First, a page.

MCAS Miramar Air Show (Part 2) October 5, 2011Posted by Lofty Ambitions in Aviation, Collaboration.
Tags: Airshows, Serendipity
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Last week, we wrote about “Writing Together, Writing Apart.” We’ve been thinking about those issues a lot lately, and we’re in the midst of drafting a couple more posts about how we write as a couple and as individuals and how we work together on a writing project and separately on different projects.
This past weekend, our visit to the MCAS Miramar Air Show reminded us that our writing together comes out of some shared activities that helped shape and solidify our relationship way back when. This week, we take some time to recount our Sunday of gaping at the sky (click HERE to see more of our PHOTOS in Part 1), but we’re also in the process of weaving this description back into our grappling with writing as a couple.
The annual MCAS (Marine Corp Air Station) Miramar Air Show, as you would expect from the name, has a decidedly military vibe. Most air shows have a present and past military presence, but Miramar is more of that than any other air show we’ve attended. This year’s show had the added mission of honoring the 100th Anniversary of Naval Aviation. The program is labeled “A Salute to San Diego,” with the following text just beneath: “1911 ~ Birthplace of Naval Aviation ~ 2011.” A quick glance might give the impression that the first landing on and take-off from an aircraft carrier took place in San Diego. In fact, those events took place 500 miles away in San Francisco. (Click HERE for a blog post, published on the actual 100th birthday, 18 January 2011, that contains some fantastic photographs of the events.)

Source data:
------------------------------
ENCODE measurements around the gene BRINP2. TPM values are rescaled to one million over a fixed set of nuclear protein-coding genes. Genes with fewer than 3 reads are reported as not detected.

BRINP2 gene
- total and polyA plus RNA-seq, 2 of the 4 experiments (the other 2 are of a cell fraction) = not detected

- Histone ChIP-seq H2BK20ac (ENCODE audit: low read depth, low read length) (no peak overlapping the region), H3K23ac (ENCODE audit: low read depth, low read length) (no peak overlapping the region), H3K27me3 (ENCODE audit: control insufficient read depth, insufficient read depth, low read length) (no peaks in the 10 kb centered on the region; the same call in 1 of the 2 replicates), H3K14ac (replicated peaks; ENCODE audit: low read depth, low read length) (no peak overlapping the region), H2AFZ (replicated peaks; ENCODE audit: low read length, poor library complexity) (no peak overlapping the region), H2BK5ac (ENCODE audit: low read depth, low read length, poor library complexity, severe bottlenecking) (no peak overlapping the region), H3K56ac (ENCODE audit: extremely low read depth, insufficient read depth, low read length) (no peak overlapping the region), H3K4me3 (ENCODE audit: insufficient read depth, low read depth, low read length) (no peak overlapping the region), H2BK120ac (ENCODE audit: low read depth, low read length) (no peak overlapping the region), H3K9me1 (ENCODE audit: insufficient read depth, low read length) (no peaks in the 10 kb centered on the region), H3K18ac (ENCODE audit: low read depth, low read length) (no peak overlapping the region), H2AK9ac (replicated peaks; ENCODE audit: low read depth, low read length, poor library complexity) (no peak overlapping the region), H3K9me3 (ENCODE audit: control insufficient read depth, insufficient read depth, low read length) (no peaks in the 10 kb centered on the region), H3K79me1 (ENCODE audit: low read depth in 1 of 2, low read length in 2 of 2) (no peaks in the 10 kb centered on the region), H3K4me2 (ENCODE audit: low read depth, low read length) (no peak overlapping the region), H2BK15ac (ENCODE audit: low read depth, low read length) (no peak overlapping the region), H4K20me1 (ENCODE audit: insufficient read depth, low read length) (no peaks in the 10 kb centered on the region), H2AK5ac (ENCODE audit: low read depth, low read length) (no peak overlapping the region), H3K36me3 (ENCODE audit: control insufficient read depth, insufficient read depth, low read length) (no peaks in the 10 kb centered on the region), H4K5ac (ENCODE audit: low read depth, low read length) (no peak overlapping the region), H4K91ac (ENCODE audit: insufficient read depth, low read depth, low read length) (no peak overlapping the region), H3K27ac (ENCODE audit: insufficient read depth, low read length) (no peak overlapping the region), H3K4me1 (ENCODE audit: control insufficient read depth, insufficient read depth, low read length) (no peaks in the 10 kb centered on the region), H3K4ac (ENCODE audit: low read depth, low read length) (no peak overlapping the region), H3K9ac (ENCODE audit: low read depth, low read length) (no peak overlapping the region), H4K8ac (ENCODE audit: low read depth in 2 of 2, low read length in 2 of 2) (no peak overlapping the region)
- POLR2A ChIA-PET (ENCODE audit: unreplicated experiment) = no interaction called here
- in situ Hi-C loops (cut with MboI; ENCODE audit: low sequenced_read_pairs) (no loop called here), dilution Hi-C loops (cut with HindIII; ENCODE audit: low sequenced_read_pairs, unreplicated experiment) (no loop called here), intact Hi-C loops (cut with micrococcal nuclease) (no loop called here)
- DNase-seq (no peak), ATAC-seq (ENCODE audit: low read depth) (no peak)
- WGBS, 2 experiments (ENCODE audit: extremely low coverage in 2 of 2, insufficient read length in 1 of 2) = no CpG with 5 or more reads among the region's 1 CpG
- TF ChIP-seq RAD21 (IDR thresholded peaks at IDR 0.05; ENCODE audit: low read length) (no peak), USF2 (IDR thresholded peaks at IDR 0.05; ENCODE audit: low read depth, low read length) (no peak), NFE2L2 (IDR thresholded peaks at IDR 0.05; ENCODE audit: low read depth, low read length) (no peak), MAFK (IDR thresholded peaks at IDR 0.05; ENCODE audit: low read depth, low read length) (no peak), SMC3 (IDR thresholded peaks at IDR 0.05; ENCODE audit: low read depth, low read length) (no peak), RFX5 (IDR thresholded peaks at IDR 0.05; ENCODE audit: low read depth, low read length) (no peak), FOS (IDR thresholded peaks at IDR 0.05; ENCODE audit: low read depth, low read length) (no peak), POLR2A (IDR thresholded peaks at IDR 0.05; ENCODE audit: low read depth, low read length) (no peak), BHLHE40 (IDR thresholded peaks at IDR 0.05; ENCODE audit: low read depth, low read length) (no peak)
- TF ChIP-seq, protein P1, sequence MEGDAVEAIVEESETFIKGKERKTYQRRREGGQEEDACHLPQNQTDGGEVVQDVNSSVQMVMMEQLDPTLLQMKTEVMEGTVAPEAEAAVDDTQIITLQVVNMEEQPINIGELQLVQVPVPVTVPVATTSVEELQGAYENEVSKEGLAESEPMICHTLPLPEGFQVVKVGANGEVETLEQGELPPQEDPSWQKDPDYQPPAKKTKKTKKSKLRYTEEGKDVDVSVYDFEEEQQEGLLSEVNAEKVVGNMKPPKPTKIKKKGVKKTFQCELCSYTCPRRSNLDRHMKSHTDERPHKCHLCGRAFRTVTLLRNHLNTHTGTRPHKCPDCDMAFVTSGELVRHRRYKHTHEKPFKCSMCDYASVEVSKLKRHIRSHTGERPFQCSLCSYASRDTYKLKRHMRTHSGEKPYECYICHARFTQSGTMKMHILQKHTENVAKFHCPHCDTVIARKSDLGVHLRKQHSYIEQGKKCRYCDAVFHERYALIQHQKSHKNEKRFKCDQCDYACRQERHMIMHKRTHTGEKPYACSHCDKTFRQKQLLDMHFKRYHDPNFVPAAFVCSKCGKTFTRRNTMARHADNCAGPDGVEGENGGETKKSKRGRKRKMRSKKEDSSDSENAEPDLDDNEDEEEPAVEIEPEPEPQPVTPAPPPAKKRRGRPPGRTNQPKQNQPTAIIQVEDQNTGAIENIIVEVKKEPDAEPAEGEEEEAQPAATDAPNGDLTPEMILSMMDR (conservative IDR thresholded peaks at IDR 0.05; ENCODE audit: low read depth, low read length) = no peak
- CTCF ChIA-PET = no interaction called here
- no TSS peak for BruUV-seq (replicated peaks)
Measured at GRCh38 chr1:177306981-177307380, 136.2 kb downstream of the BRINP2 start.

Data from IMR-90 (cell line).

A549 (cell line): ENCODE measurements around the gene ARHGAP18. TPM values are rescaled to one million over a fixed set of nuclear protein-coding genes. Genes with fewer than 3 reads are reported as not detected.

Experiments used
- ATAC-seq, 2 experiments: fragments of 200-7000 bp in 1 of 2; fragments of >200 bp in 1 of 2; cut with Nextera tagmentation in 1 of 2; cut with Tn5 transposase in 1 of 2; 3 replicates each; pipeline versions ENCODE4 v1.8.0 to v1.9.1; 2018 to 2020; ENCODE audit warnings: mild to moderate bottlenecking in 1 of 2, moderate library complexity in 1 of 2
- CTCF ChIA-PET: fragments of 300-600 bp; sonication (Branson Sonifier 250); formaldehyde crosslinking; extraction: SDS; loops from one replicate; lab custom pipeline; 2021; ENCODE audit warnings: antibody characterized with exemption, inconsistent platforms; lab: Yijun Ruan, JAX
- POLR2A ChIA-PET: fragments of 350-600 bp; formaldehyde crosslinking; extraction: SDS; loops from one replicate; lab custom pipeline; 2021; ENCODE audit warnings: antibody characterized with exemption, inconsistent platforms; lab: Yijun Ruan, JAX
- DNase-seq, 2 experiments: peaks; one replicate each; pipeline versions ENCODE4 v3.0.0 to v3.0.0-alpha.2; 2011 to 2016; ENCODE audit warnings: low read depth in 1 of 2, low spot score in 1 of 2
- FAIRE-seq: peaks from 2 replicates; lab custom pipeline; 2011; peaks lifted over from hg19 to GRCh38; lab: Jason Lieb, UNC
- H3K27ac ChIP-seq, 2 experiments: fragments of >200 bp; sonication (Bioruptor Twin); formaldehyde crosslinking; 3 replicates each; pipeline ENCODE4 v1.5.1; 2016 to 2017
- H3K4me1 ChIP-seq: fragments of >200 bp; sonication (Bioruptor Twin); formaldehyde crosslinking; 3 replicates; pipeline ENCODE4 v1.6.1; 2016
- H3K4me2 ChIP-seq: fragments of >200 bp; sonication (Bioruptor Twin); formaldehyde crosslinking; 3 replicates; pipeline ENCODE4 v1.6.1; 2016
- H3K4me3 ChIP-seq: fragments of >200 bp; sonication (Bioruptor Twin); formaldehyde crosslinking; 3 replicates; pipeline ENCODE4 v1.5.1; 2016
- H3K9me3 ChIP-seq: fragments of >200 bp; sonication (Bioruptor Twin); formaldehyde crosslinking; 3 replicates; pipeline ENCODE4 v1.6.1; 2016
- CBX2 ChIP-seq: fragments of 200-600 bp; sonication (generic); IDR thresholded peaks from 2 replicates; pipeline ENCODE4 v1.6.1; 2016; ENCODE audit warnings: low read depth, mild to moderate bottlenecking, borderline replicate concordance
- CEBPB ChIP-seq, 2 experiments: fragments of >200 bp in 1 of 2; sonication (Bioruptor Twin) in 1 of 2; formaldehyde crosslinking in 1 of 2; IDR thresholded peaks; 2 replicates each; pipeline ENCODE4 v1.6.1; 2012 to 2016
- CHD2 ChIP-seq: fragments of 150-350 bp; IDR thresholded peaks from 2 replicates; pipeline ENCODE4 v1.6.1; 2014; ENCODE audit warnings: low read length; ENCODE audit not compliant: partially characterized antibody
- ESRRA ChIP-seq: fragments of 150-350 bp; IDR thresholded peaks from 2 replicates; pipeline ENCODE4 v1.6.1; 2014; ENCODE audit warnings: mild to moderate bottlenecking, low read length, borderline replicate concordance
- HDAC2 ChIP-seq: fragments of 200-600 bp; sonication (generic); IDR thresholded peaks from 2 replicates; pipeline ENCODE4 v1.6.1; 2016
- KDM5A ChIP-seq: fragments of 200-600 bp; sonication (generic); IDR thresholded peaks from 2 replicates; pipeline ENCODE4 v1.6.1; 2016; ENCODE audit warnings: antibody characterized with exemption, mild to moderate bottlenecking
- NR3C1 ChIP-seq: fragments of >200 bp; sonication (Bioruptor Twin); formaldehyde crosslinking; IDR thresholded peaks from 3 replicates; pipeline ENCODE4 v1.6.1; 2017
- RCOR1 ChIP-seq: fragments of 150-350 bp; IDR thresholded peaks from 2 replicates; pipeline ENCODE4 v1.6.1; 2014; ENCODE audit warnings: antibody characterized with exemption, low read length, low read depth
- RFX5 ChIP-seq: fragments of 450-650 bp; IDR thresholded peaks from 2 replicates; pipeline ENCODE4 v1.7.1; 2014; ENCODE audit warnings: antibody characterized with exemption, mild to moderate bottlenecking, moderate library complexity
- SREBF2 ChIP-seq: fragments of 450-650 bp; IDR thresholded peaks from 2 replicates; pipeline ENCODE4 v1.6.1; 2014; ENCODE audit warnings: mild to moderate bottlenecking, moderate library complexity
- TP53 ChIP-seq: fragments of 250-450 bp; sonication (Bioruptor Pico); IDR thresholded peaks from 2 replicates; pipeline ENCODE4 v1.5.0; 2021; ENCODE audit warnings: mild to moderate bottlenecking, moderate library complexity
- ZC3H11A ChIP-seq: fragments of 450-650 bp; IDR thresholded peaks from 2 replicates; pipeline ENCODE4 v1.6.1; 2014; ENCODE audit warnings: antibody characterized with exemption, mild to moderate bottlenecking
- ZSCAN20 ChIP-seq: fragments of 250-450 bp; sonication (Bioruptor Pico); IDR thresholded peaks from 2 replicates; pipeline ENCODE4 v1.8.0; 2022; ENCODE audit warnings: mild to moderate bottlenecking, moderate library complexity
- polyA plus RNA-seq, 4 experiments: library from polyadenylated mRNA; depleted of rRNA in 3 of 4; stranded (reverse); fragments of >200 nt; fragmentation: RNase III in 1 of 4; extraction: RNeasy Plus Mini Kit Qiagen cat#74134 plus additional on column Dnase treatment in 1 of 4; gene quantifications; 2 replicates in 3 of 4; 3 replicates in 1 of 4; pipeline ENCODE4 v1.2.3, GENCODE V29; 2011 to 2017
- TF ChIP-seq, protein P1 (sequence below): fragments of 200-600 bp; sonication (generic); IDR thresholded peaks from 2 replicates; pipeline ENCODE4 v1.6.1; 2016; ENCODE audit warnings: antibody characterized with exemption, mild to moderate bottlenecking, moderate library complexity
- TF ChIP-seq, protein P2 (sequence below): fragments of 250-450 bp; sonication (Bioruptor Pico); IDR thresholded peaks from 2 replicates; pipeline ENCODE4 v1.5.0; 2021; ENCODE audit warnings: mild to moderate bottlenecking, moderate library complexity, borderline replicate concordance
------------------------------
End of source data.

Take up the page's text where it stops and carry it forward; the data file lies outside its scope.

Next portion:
This year at Miramar, the day’s signature event was the thirty-minute MAGTF (Marine Air-Ground Task Force) Demonstration Team. As befitting the ground part of MAGTF, there were tanks, armored personnel carriers, and Humvees careening about on the tarmac. But the real appeal for us were the numerous aircraft: C-130s, F/A-18s, AV-8Bs, and CH-46s just to name a few. Our eyes were pointed skyward watching the F/A-18 Hornets flashed by in high-speed passes at 600 knots. (We think that’s what the announcer said, but, of course, it was a bit loud at the moment he said it.) That’s just over 90% of the speed of sound (661 knots or 761 mph at sea level, which was about where we were, since Miramar means sea view).
We’ve never before seen as many helicopters in the air at once. In fact, this was the first time that either of us had seen an MV-22A Osprey up close and personal. The Osprey is a VTOL (Vertical Take-Off and Landing) aircraft that the Marine Corps uses to move troops. The Osprey blends (some would say breaks) the characteristics of a fixed-wing aircraft with a helicopter. Or rather, with two helicopters, since the Osprey’s enormous blades and engines are mounted on both wingtips. The blades are so large that the Osprey can have them in the fully forward position only once it is airborne. It’s an odd, yet somehow very impressive-looking, machine.
If we had only two words to describe the AV-8B Harrier, another VTOL aircraft in the Marine Corps inventory, they would be LOUD and improbable. The first time we encountered a Harrier at an air show was at the Quad City Air Show in the early 1990s, one of our first forays to such events together. Back then, a volunteer walked through the crowd to pass out orange earplugs and warn that the air show wouldn’t be responsible for our hearing loss if we chose to forego the offered hearing protection. We had our own earplugs on hand this time, and we admit we used them.